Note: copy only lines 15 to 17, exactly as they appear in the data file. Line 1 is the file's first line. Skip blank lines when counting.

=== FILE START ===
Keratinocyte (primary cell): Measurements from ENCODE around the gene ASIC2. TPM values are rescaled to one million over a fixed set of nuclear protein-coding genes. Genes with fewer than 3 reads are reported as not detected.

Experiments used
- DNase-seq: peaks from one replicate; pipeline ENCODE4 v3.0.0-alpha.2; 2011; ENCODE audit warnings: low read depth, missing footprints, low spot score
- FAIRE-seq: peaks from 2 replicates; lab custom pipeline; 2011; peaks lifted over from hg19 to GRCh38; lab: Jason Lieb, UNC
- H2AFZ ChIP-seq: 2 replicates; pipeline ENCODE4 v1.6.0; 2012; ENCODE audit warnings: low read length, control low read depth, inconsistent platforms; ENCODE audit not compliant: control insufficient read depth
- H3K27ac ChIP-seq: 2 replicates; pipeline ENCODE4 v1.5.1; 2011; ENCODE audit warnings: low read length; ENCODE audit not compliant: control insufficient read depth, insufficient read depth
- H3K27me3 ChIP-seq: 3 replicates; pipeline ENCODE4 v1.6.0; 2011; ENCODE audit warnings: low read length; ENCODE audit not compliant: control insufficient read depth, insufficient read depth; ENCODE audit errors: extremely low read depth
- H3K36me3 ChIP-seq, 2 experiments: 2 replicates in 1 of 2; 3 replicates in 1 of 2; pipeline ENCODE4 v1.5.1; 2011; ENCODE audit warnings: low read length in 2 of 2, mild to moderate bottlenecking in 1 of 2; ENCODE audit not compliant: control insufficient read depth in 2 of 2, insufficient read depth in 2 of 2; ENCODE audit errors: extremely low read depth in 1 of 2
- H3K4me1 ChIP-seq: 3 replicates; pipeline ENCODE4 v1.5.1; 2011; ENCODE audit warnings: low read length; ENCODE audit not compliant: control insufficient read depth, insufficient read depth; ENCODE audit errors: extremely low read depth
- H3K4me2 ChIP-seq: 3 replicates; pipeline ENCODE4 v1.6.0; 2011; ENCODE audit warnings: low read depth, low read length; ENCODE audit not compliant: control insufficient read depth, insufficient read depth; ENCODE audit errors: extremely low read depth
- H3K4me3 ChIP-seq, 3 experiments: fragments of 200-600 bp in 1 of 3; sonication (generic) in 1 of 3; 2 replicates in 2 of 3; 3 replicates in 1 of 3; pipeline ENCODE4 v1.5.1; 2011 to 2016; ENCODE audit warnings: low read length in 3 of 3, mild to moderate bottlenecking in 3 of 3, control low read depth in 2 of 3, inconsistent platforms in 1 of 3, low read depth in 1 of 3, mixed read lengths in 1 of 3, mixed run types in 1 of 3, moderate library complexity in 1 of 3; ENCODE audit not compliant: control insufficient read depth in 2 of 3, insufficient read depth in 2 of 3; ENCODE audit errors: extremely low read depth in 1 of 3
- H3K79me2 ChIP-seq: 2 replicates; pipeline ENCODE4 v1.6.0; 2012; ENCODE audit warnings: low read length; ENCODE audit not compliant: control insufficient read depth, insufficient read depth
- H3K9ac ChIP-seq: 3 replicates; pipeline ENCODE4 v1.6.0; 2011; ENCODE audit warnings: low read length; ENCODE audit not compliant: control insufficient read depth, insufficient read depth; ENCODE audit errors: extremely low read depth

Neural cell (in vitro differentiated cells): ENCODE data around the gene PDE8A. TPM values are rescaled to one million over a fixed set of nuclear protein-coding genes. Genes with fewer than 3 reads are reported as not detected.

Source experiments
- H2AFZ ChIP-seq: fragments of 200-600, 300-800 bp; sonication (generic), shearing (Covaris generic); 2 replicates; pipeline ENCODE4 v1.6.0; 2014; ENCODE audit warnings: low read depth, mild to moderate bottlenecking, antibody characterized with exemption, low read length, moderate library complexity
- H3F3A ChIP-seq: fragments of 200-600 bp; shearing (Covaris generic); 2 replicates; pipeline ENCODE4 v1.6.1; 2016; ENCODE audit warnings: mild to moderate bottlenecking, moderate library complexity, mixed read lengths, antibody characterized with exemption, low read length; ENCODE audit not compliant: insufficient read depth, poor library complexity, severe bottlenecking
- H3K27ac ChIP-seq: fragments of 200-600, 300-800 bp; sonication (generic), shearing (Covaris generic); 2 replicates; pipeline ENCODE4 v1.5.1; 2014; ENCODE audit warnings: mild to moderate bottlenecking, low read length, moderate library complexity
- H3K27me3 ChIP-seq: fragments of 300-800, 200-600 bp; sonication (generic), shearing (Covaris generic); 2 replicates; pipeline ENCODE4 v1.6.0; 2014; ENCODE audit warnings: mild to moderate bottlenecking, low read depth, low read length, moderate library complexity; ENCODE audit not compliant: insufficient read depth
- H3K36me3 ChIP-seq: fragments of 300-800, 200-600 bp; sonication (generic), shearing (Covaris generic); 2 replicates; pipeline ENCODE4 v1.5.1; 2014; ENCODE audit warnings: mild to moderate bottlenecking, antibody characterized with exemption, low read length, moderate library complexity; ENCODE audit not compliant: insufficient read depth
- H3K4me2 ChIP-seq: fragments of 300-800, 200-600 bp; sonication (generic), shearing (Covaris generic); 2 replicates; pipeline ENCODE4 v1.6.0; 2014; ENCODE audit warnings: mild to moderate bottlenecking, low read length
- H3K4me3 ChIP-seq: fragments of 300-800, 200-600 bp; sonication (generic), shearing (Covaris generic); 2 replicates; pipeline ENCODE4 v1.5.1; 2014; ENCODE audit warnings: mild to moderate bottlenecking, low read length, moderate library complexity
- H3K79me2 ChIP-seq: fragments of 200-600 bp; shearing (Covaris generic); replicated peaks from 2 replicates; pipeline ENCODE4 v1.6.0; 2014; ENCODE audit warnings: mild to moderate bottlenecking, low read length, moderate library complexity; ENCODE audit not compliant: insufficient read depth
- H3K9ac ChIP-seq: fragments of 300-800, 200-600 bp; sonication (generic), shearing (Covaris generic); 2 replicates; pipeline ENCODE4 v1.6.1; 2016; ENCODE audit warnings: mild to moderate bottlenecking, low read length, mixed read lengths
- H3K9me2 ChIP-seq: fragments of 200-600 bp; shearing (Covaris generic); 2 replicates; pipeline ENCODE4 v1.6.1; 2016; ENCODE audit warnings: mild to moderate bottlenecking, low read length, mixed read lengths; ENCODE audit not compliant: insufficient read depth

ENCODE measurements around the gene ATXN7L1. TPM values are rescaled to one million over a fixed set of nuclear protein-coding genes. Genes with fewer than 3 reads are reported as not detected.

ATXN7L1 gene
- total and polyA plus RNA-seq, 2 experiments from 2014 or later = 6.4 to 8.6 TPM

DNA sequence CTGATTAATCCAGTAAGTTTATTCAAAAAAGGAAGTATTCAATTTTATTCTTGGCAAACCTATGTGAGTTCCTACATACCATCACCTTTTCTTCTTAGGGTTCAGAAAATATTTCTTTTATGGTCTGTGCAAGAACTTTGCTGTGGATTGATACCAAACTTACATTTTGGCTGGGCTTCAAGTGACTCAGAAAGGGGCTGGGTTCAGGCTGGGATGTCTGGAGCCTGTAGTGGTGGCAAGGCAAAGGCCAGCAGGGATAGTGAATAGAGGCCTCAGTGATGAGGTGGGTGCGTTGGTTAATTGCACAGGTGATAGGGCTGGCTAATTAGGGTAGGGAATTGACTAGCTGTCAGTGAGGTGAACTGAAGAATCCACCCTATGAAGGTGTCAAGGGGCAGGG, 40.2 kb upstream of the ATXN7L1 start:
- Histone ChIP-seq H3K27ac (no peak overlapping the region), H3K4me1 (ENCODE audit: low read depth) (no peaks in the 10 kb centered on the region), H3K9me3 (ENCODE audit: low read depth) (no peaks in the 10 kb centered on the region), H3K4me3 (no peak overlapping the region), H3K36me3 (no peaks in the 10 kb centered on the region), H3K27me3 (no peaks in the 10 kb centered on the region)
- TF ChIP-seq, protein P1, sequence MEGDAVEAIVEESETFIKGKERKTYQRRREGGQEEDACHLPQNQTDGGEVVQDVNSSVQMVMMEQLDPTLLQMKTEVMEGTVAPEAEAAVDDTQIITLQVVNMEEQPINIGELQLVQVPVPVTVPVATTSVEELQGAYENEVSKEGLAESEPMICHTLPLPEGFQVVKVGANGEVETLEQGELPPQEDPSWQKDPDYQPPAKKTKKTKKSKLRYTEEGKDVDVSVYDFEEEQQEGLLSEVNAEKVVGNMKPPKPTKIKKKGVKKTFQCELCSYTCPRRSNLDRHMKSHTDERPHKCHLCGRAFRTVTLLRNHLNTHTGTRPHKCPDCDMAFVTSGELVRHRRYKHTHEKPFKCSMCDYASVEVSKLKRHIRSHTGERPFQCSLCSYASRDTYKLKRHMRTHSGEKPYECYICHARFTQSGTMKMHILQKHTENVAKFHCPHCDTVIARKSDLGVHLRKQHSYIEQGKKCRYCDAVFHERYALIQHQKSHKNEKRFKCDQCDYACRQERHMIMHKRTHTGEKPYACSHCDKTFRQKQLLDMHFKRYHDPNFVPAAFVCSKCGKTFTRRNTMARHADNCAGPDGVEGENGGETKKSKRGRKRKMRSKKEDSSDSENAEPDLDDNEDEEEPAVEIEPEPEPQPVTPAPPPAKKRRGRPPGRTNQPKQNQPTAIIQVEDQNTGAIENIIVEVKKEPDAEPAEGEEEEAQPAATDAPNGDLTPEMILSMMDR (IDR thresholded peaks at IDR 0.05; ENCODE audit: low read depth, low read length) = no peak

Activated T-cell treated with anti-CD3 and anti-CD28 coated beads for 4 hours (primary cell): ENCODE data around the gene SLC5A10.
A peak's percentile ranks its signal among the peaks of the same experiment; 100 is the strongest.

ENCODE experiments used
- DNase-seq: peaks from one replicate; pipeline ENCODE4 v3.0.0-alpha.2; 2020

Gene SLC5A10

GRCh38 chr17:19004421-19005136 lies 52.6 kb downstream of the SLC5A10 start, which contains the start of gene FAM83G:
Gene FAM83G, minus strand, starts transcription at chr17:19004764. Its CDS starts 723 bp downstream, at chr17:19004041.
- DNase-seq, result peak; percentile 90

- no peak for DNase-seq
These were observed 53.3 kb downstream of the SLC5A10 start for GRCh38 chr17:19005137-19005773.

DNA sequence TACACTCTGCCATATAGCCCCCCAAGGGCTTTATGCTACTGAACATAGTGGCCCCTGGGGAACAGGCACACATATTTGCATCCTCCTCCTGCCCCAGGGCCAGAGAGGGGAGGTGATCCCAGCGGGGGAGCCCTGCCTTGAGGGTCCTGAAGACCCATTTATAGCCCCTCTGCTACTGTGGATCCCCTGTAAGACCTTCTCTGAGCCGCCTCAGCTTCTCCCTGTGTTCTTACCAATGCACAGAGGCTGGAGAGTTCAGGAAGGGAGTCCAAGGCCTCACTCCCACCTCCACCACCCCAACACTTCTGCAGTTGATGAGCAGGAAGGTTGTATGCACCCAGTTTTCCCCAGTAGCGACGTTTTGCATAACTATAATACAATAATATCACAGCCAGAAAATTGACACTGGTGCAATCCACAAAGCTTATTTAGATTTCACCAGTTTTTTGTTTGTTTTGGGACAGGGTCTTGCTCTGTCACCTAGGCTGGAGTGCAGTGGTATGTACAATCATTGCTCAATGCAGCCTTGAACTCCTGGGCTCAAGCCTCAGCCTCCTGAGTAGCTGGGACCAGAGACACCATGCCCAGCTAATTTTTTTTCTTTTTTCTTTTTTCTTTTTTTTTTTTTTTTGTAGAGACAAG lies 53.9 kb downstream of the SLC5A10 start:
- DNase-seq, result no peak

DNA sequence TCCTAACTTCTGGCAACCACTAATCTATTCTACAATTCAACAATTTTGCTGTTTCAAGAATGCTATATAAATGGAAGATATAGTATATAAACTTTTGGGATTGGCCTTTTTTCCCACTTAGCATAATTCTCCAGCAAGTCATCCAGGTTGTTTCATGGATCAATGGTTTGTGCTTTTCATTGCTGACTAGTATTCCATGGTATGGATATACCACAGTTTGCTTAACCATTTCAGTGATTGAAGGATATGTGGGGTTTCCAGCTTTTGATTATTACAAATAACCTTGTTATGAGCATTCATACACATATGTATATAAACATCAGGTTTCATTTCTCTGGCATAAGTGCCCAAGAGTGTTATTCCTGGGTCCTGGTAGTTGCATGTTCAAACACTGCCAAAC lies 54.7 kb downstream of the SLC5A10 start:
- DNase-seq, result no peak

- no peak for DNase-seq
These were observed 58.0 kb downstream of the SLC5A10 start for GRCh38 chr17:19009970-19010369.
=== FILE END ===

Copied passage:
Source experiments
- H2AFZ ChIP-seq: fragments of 200-600, 300-800 bp; sonication (generic), shearing (Covaris generic); 2 replicates; pipeline ENCODE4 v1.6.0; 2014; ENCODE audit warnings: low read depth, mild to moderate bottlenecking, antibody characterized with exemption, low read length, moderate library complexity
- H3F3A ChIP-seq: fragments of 200-600 bp; shearing (Covaris generic); 2 replicates; pipeline ENCODE4 v1.6.1; 2016; ENCODE audit warnings: mild to moderate bottlenecking, moderate library complexity, mixed read lengths, antibody characterized with exemption, low read length; ENCODE audit not compliant: insufficient read depth, poor library complexity, severe bottlenecking